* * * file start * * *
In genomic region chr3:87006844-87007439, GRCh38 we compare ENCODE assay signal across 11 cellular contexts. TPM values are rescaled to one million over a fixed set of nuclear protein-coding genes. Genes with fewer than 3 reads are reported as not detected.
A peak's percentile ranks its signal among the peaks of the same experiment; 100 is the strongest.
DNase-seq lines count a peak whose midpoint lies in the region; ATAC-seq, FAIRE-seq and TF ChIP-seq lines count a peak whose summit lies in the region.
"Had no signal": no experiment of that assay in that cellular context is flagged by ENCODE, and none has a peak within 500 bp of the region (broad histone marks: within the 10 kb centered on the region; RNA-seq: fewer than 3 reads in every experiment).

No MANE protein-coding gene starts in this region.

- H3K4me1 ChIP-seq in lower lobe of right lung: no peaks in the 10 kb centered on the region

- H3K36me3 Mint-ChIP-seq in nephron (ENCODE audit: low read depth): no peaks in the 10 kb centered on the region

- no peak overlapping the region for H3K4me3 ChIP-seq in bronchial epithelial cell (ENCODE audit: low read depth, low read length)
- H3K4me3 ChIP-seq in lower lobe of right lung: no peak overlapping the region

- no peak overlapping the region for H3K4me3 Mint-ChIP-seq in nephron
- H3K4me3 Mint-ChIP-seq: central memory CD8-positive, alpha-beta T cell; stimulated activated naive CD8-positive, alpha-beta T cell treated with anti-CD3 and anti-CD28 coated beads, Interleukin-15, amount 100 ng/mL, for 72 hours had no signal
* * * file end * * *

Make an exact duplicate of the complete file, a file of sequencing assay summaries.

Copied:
In genomic region chr3:87006844-87007439, GRCh38 we compare ENCODE assay signal across 11 cellular contexts. TPM values are rescaled to one million over a fixed set of nuclear protein-coding genes. Genes with fewer than 3 reads are reported as not detected.
A peak's percentile ranks its signal among the peaks of the same experiment; 100 is the strongest.
DNase-seq lines count a peak whose midpoint lies in the region; ATAC-seq, FAIRE-seq and TF ChIP-seq lines count a peak whose summit lies in the region.
"Had no signal": no experiment of that assay in that cellular context is flagged by ENCODE, and none has a peak within 500 bp of the region (broad histone marks: within the 10 kb centered on the region; RNA-seq: fewer than 3 reads in every experiment).

No MANE protein-coding gene starts in this region.

- H3K4me1 ChIP-seq in lower lobe of right lung: no peaks in the 10 kb centered on the region

- H3K36me3 Mint-ChIP-seq in nephron (ENCODE audit: low read depth): no peaks in the 10 kb centered on the region

- no peak overlapping the region for H3K4me3 ChIP-seq in bronchial epithelial cell (ENCODE audit: low read depth, low read length)
- H3K4me3 ChIP-seq in lower lobe of right lung: no peak overlapping the region

- no peak overlapping the region for H3K4me3 Mint-ChIP-seq in nephron
- H3K4me3 Mint-ChIP-seq: central memory CD8-positive, alpha-beta T cell; stimulated activated naive CD8-positive, alpha-beta T cell treated with anti-CD3 and anti-CD28 coated beads, Interleukin-15, amount 100 ng/mL, for 72 hours had no signal